Tag Archives: Auto-Pilot

There are no self-driving…

Airplanes have auto-pilot.  Cars are getting closer to self-driving.  In fact, I just saw a headline about a police officer pulling over a self-driving Google car (not sure who gets the ticket in that situation).

As Aldous Huxley said in his 1931 book, it’s a brave new world.

Auto-pilot and self-driving systems have one thing in common:  they know where they’re going.  Actually, the systems don’t know.  The operator who is (ostensibly) in control knows the starting point, and the destination.

Real life doesn’t work that way.

There are no self-driving:

Friendships.  We don’t know when a new friendship will start, we surely don’t know where it’s going, and we hope it never ends.  The journey is what makes it so good.  Have you put any of your friendships in self-drive mode?  It’s a conscious decision, even when you act like you didn’t notice.  Here’s the good news.  In most friendships, you can switch out of self-drive mode and restart the journey.  Your only decision is when to flip that switch.

Projects.  We usually know when a project starts, and when it’s supposed to end.  We have plans, resources, and our schedules.  We (should) know what defines success in a project, and what the end result needs to be.  That’s all the ingredients a project needs to switch to auto-pilot.  Right?  Not so fast!  Show me a project that’s out of control, off schedule, costing more than expected, and I’ll show you a project that went on auto-pilot while nobody was looking.

Parenting.  We know when parenting starts, and that’s about it.  Parents understand that every day with their kids is an adventure.  It’s an adventure they hope never ends.  There are days when they’d like to go on auto-pilot, but those are the days when they should be most engaged.

Companies.  It doesn’t matter what size they are, or how long they’ve been around.  If people inside a company start to “mail it in,” stop caring, assume someone else is asking the tough questions, assume someone else is making the hard choices; that’s the beginning of the end.  It may take some time, but the end is baked-in the moment self-drive mode is engaged.  It’s just a question of when, and it’s never pretty when the end arrives.

Marriages.  We certainly know when marriages begin.  Sadly, some marriages have ended, yet the people involved don’t even realize it.  Why?  Self-drive.  One or both have engaged the self-drive button and decided that they’re just along for the ride.  Only together can a married couple steer, accelerate, hit the brakes, seek out new routes, find shortcuts, or just enjoy the scenery.  It takes constant work, endless attention, and unending love to share this most important steering wheel.  There’s no room for self-drive in the front seat of a marriage.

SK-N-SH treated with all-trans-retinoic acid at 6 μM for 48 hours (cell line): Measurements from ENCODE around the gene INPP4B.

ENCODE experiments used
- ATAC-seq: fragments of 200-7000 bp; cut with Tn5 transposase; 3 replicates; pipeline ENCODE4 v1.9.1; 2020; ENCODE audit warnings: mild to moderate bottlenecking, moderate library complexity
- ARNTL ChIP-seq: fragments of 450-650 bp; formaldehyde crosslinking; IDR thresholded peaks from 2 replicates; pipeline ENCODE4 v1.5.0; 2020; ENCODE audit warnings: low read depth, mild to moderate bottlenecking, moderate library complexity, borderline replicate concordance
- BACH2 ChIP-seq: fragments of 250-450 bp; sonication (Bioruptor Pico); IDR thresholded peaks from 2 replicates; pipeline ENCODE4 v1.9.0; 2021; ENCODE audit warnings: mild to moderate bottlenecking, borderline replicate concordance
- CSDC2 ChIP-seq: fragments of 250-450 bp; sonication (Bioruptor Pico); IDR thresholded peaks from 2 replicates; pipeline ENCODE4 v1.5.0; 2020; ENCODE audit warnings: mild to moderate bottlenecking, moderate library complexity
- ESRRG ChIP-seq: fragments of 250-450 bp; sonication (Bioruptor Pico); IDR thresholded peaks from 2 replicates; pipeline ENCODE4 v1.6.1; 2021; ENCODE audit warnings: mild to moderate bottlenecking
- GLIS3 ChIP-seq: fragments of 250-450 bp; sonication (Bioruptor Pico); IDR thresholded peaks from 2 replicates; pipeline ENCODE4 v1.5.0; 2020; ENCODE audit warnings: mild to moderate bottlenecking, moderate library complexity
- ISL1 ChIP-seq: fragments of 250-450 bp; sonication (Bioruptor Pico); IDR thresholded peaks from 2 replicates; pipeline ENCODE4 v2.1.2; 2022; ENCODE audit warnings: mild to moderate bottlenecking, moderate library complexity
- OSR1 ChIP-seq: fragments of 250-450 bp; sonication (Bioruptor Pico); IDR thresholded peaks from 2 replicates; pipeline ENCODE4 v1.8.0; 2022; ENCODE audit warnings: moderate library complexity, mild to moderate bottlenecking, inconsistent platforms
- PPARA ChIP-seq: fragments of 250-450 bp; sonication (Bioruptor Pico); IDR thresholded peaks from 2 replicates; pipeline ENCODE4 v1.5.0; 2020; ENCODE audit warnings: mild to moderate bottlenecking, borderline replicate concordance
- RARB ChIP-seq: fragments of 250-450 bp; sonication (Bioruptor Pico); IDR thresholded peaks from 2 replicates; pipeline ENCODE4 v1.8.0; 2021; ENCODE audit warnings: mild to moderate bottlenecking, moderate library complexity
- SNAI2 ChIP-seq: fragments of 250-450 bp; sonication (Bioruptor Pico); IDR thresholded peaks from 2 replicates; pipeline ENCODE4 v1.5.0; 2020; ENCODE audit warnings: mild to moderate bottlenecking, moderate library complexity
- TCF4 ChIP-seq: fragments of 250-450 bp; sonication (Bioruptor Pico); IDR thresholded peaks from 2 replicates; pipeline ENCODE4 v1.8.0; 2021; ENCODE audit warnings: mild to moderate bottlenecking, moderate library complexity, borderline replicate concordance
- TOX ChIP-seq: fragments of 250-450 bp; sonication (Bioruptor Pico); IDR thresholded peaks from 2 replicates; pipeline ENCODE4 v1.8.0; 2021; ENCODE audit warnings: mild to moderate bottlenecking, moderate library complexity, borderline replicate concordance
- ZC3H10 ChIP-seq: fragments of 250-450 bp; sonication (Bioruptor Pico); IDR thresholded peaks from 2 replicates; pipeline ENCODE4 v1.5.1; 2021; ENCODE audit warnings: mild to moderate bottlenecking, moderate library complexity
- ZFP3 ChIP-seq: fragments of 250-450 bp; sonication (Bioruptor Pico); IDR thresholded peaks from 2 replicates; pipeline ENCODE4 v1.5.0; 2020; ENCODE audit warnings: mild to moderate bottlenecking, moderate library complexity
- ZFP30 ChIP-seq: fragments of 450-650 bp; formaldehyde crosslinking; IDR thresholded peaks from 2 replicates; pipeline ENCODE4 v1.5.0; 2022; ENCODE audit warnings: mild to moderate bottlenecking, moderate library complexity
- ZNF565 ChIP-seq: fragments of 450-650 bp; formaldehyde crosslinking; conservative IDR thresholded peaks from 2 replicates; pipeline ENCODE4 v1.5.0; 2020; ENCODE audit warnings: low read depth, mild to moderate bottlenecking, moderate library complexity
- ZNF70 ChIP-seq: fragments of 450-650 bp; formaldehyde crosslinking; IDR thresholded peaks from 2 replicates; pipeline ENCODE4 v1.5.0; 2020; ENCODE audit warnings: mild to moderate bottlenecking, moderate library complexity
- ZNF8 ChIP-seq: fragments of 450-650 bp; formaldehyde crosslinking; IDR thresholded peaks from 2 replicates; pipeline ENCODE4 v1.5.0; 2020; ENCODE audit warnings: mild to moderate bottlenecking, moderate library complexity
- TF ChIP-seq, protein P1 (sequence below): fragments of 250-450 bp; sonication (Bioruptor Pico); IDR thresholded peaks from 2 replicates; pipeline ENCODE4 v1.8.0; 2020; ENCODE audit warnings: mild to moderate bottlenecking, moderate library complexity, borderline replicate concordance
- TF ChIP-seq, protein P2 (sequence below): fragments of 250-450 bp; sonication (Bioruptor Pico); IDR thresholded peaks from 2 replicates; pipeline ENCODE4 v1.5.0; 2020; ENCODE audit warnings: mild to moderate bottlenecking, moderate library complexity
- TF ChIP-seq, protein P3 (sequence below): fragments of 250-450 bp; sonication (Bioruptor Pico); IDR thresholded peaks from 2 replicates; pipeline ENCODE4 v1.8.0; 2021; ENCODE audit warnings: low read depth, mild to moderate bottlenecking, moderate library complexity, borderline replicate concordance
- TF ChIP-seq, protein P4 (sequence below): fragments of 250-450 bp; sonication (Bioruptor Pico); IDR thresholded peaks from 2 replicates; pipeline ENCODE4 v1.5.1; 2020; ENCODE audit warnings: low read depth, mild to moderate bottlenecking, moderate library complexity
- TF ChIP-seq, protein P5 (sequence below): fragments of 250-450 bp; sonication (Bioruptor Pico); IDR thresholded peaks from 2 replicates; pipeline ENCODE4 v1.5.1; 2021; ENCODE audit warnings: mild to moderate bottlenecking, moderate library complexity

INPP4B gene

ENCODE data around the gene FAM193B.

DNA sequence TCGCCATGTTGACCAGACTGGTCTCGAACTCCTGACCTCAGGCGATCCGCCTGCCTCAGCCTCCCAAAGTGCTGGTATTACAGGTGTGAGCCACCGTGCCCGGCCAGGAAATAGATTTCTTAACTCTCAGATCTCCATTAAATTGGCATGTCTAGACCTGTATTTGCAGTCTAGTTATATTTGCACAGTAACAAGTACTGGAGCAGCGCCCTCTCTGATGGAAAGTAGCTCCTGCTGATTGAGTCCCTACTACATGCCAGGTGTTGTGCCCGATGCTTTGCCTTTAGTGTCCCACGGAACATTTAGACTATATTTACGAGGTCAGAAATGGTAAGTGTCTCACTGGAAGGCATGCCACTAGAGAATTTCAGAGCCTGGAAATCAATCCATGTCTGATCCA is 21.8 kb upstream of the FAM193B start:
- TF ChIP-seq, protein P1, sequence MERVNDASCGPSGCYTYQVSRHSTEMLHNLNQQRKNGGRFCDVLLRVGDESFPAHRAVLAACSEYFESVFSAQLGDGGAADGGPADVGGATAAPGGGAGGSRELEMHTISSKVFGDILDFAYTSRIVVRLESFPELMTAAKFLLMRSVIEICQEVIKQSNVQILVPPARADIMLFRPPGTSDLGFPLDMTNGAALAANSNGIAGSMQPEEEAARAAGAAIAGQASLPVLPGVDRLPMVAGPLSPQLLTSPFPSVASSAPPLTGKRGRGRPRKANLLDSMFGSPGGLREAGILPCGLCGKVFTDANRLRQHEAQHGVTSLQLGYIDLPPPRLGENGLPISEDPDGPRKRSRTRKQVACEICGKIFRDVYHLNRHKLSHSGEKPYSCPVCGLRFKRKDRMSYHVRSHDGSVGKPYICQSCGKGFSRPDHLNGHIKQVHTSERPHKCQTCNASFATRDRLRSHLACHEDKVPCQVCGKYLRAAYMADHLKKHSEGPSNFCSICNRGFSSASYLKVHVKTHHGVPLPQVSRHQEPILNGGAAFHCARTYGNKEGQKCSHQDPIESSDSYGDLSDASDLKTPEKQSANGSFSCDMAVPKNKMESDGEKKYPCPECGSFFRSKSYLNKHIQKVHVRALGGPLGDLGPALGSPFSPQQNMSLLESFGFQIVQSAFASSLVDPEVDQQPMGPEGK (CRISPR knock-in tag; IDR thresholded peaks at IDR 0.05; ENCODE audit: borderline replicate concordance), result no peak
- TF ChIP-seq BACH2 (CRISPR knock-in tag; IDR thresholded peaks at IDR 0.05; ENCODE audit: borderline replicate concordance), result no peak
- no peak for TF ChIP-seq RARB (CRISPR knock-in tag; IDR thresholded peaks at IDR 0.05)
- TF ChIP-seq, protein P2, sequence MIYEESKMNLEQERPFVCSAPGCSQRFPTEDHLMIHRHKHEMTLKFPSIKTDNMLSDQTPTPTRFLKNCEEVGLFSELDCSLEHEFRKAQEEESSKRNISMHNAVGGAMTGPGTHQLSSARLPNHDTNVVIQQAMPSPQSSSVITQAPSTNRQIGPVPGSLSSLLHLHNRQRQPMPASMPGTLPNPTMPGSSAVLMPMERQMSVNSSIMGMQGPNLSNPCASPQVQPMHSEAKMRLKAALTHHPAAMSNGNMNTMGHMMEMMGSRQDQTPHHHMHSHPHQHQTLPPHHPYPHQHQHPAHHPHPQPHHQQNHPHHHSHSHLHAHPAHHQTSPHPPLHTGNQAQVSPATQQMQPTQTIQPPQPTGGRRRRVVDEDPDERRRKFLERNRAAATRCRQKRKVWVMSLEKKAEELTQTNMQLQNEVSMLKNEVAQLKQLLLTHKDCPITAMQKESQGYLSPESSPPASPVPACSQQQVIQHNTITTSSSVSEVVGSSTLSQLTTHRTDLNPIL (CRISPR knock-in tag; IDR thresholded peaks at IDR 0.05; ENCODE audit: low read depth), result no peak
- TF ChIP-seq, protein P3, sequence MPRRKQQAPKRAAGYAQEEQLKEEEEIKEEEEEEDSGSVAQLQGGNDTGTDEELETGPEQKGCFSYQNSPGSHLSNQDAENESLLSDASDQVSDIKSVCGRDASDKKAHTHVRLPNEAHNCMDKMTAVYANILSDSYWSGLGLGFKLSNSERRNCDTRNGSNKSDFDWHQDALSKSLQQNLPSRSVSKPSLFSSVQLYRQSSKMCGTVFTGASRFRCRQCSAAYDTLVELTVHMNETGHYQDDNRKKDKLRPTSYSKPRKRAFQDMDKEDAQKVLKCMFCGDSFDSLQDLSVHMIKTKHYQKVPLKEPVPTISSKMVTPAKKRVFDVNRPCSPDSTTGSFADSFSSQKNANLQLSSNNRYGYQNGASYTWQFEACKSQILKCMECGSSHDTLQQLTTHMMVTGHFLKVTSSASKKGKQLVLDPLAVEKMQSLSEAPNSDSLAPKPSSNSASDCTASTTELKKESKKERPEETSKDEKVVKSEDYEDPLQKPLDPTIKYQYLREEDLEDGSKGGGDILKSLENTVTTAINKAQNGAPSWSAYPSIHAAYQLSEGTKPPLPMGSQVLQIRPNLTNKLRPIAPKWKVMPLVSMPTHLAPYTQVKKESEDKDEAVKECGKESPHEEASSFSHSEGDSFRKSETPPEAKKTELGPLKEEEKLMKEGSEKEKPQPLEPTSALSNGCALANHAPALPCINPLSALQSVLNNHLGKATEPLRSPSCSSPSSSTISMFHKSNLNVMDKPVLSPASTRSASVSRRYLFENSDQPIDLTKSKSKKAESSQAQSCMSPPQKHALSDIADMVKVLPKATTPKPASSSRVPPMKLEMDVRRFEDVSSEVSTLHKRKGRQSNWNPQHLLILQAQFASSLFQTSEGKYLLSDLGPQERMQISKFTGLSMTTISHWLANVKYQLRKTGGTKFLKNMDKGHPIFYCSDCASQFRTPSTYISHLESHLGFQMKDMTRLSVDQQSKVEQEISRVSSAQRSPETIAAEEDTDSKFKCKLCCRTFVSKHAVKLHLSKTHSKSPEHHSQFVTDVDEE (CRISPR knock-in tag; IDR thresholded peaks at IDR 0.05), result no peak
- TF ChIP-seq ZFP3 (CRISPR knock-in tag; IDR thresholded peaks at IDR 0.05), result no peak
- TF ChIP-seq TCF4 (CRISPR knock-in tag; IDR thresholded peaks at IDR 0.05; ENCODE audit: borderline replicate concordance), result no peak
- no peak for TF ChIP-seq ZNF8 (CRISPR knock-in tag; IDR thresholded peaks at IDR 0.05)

Self-drive may seem easier, but its sole focus is the start and the end.  These are only two points on the journey.

The part in the middle is the real reward.  Engage self-drive and you will miss it.

 

Closing Your Eyes to See More Clearly

Have you ever tried brushing your teeth with your eyes closed, or in total darkness?  I’m sure you’re asking, “How hard can that be?”

Give it a shot and you’ll find out.

Would you be able to find the toothpaste?  How about your toothbrush?  The sink?  Now for the tough part.  Can you put the right amount of toothpaste on the toothbrush?

Maybe you mastered all of that, and even brushed the proper amount of time.  Are you sure you’re spitting in the sink?  Did you put the toothbrush back where it belongs?  How about the toothpaste?

You (should) brush at least twice a day.  Multiply that by your lifetime of days, and that’s a lot of practice.  Your brain should do it automatically…and it does until you eliminate one sense (sight in this case).  Then it gets a lot harder.

So hard that you may find all your attention focused on that one simple task.  For that moment, you will be fully present.  No distractions.  Only a laser focus on trying to figure out how to get the right amount of toothpaste on the toothbrush without making a mess.

Our brains are amazing.  The biggest consumer of calories within our bodies.  So, over millions of years of development, our brains have found ways to disengage (in the interest of energy conservation).  Once our brain establishes a pattern for an activity, it flips the “auto-pilot” switch and rests.

Think about all things you do in a day without thinking.  Or, maybe all the things you do while thinking too much.  What if you approached each one a little differently?

Commute to work a completely different way.  Shop in the opposite direction (admit it, when you go to “your” grocery store, you usually go in the same direction).  Put your shoes on starting with the other foot.

Put a penny next to your smart phone.  Pick it up instead of your phone when you get that urge to check your messages.  A penny for your thought.  Maybe you can give those pennies to a charity.  Since this is for your favorite charity, what if you put a $20 bill there instead?  That habit of yours may actually help someone else.

Which brings us back to the original premise.  Brushing your teeth in the dark.  Try it.  You just might see things a bit more clearly.

 

Here’s the kicker.  If you brush in the dark for about a week, it will become second nature to you, and (you guessed it) your brain will once again go on auto-pilot.  Time to switch it up again!